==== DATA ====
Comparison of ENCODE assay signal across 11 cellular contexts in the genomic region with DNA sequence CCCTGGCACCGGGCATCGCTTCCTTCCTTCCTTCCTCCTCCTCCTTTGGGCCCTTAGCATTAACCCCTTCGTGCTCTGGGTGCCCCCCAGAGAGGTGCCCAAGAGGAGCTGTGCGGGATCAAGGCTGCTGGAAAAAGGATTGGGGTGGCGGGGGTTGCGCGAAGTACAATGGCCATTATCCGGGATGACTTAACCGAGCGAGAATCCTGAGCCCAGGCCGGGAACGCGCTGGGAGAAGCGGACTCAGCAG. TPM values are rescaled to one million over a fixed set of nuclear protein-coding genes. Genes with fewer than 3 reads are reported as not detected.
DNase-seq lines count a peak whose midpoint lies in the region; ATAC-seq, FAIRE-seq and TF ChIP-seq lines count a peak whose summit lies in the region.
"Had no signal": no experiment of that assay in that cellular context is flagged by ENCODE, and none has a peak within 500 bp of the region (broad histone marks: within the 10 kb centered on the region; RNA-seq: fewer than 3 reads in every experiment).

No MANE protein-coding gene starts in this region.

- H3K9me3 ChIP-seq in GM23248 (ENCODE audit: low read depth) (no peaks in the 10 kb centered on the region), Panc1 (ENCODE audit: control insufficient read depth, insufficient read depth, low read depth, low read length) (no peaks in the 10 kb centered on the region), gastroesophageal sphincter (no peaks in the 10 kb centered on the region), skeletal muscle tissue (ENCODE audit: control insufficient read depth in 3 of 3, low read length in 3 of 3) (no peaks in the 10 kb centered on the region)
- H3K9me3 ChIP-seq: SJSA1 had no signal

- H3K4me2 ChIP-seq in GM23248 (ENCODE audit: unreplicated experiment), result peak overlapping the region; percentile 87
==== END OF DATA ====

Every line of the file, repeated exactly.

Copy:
Comparison of ENCODE assay signal across 11 cellular contexts in the genomic region with DNA sequence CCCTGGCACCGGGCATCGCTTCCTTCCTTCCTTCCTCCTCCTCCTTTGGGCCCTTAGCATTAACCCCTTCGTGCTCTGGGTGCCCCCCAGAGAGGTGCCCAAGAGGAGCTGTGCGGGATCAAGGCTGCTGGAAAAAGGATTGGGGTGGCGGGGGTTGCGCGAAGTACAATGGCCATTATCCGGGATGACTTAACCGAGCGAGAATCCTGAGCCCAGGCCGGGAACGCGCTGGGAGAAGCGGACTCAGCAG. TPM values are rescaled to one million over a fixed set of nuclear protein-coding genes. Genes with fewer than 3 reads are reported as not detected.
DNase-seq lines count a peak whose midpoint lies in the region; ATAC-seq, FAIRE-seq and TF ChIP-seq lines count a peak whose summit lies in the region.
"Had no signal": no experiment of that assay in that cellular context is flagged by ENCODE, and none has a peak within 500 bp of the region (broad histone marks: within the 10 kb centered on the region; RNA-seq: fewer than 3 reads in every experiment).

No MANE protein-coding gene starts in this region.

- H3K9me3 ChIP-seq in GM23248 (ENCODE audit: low read depth) (no peaks in the 10 kb centered on the region), Panc1 (ENCODE audit: control insufficient read depth, insufficient read depth, low read depth, low read length) (no peaks in the 10 kb centered on the region), gastroesophageal sphincter (no peaks in the 10 kb centered on the region), skeletal muscle tissue (ENCODE audit: control insufficient read depth in 3 of 3, low read length in 3 of 3) (no peaks in the 10 kb centered on the region)
- H3K9me3 ChIP-seq: SJSA1 had no signal

- H3K4me2 ChIP-seq in GM23248 (ENCODE audit: unreplicated experiment), result peak overlapping the region; percentile 87